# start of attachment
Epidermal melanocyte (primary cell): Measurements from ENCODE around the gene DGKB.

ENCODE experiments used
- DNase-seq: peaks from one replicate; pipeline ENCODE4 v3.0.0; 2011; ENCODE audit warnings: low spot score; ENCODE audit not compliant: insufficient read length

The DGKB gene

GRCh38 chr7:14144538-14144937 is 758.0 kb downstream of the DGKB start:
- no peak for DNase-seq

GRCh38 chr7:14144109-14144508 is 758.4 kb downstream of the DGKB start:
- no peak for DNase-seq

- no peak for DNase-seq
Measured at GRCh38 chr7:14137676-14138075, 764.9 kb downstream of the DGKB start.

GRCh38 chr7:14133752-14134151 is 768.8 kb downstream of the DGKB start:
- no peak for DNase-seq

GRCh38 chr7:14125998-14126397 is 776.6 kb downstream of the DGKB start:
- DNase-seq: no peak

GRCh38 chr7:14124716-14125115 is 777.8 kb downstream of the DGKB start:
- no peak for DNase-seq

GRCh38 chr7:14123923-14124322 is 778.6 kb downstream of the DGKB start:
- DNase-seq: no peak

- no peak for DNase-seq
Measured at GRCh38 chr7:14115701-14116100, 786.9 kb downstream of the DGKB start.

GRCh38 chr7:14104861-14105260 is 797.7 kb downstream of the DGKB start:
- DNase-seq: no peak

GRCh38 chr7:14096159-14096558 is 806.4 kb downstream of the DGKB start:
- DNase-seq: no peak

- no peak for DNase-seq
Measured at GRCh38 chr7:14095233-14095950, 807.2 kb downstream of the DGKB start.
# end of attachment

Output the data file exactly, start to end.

Epidermal melanocyte (primary cell): Measurements from ENCODE around the gene DGKB.

ENCODE experiments used
- DNase-seq: peaks from one replicate; pipeline ENCODE4 v3.0.0; 2011; ENCODE audit warnings: low spot score; ENCODE audit not compliant: insufficient read length

The DGKB gene

GRCh38 chr7:14144538-14144937 is 758.0 kb downstream of the DGKB start:
- no peak for DNase-seq

GRCh38 chr7:14144109-14144508 is 758.4 kb downstream of the DGKB start:
- no peak for DNase-seq

- no peak for DNase-seq
Measured at GRCh38 chr7:14137676-14138075, 764.9 kb downstream of the DGKB start.

GRCh38 chr7:14133752-14134151 is 768.8 kb downstream of the DGKB start:
- no peak for DNase-seq

GRCh38 chr7:14125998-14126397 is 776.6 kb downstream of the DGKB start:
- DNase-seq: no peak

GRCh38 chr7:14124716-14125115 is 777.8 kb downstream of the DGKB start:
- no peak for DNase-seq

GRCh38 chr7:14123923-14124322 is 778.6 kb downstream of the DGKB start:
- DNase-seq: no peak

- no peak for DNase-seq
Measured at GRCh38 chr7:14115701-14116100, 786.9 kb downstream of the DGKB start.

GRCh38 chr7:14104861-14105260 is 797.7 kb downstream of the DGKB start:
- DNase-seq: no peak

GRCh38 chr7:14096159-14096558 is 806.4 kb downstream of the DGKB start:
- DNase-seq: no peak

- no peak for DNase-seq
Measured at GRCh38 chr7:14095233-14095950, 807.2 kb downstream of the DGKB start.